The first terracotta images of Ganesha found by archaeologists are from Pal (Maharashtra), Chandraketugarh (West Bengal), Verrapuram (Tamil Nadu), and Ter (Maharashtra), all of which belong to the 1st c. CE. The earliest Ganesha murtis in stone are from Mathura, and they belong to the Kushana era (2nd–3rd c. CE).
From various available books, research papers, and images it can be derived that the earliest murtis of Ganesha, of both the standing and sitting varieties, were with two arms holding a parasu and a mulaka (radish). The potbelly and one tooth are also among the earliest characteristics seen that continue even today. TAG Rao in his book on temple iconography presents a general form of Ganapati collected from various text sources that show him as four-armed; however, the Brhatsamhita in a couplet describes him with two arms carrying a kuthara (parasu) and a mulaka, potbellied, and with one tooth:
Pramathadhipo gajamukhah pralambajatharah kutharadhari syat| Ekarisano bibhranmulakakandan…….
Interestingly, the pot of sweets that is now synonymous with Ganapati finds no mention in Brhatsamhita, which has the earliest mention of the deity; however, the pot of sweets appears early in iconography from 1st c. CE (seen in the Pal terracotta Ganeshas). Later texts like Suprabhedagama, Vishnudharmattora, Rupamandana, etc. show Ganapati with four arms (which can go up 6, 8, 10, or even 16 arms) carrying the attributes: own tooth (svadanta), modaka (sweets), ankusa (elephant goad), pasa (noose), naga, vajra, japmala, lotus, wood apple (bael), etc. It is in these later texts that we find a mouse being described as his vahana, and there are mentions of his consorts Vighnesvari, Buddhi, Sri, Bharati (Sarda), Riddhi, and Siddhi.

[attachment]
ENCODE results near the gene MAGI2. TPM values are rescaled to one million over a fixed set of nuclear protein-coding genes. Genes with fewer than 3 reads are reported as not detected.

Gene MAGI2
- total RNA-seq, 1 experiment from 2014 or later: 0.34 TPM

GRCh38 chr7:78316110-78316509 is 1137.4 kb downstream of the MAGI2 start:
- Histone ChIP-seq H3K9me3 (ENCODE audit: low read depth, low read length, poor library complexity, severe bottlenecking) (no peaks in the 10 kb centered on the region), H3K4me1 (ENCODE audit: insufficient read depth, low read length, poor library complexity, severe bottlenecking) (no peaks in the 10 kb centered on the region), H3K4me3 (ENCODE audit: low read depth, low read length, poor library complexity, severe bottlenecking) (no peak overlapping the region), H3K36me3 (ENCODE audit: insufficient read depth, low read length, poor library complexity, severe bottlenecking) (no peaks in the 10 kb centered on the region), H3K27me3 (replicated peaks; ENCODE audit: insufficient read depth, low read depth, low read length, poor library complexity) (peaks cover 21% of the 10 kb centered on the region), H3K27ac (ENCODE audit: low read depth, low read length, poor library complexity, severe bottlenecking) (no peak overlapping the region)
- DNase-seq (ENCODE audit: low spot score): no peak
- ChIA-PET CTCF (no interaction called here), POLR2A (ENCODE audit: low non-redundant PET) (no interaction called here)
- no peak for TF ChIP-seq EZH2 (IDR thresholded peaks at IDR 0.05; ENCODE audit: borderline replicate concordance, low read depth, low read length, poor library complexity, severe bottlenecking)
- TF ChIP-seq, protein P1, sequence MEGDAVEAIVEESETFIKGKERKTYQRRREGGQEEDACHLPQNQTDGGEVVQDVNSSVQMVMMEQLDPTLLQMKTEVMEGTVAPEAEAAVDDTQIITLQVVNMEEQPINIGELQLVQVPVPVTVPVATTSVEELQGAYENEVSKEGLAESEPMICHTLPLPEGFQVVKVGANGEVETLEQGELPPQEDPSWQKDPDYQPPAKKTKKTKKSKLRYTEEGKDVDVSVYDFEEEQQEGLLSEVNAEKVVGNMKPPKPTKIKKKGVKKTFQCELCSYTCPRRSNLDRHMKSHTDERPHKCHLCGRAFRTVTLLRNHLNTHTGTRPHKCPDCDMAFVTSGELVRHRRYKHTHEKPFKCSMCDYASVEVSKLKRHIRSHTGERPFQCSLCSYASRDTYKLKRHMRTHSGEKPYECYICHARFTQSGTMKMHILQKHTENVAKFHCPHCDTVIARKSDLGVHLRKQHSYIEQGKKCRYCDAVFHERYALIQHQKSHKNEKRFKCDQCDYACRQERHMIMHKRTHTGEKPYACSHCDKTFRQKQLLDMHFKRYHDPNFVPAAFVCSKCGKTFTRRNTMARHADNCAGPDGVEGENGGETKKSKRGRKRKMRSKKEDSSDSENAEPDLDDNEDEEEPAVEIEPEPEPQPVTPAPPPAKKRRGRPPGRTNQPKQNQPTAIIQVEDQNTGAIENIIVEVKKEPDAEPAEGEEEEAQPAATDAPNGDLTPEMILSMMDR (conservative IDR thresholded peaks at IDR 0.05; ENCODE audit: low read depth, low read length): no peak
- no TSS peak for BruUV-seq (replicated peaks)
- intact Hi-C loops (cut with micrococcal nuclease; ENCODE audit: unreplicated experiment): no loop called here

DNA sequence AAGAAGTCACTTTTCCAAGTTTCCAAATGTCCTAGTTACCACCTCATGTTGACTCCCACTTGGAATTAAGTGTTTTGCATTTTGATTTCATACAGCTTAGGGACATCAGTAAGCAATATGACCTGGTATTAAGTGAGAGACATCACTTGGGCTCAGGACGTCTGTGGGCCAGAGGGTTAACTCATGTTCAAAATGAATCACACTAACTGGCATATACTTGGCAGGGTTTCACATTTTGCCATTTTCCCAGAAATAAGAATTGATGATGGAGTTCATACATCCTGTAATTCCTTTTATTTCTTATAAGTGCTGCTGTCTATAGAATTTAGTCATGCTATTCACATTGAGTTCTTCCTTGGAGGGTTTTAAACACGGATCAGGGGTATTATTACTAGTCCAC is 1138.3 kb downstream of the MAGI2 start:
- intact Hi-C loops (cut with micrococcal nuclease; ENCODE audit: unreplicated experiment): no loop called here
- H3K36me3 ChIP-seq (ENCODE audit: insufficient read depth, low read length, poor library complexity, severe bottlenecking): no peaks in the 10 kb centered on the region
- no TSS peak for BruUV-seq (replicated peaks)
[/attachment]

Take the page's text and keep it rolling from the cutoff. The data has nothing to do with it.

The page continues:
These later books also give traits that are commonly seen now in Ganesha murtis, such as, three eyes, the poses abhanga and samabhanga, tiger skin as garment, and a snake as his sacred thread. These texts have also described many other iconographic forms of the god, such as Bala Ganapati, Bija Ganapati, Sakti Ganesha, Taruna Ganapati, Maha Ganesha, Nrtya Ganesha, Haridra Ganesha, Heramba Ganesha, etc. India once had six subdivisions under the Ganapatya sect, and these were devotees that worshipped the 6 different forms of Ganapati: Maha, Haridra, Svarna, Santana, Navanita, and Unmatta-Ucchista.
Ganesha as a giver of success and fortune is equally venerated by the Hindus, Jains, and Buddhists. In fact, Ganesha is seen in many parts of SE Asia, and many medieval era images have been found from Java, Philippines, Bali, Cambodia, Borneo, Burma, Thailand, Sri Lanka, China, and Japan. These images show the ancient to medieval cultural and religious connections that India once had with these countries, the ties that still remain, despite the innumerable attempts that have been made to erase them.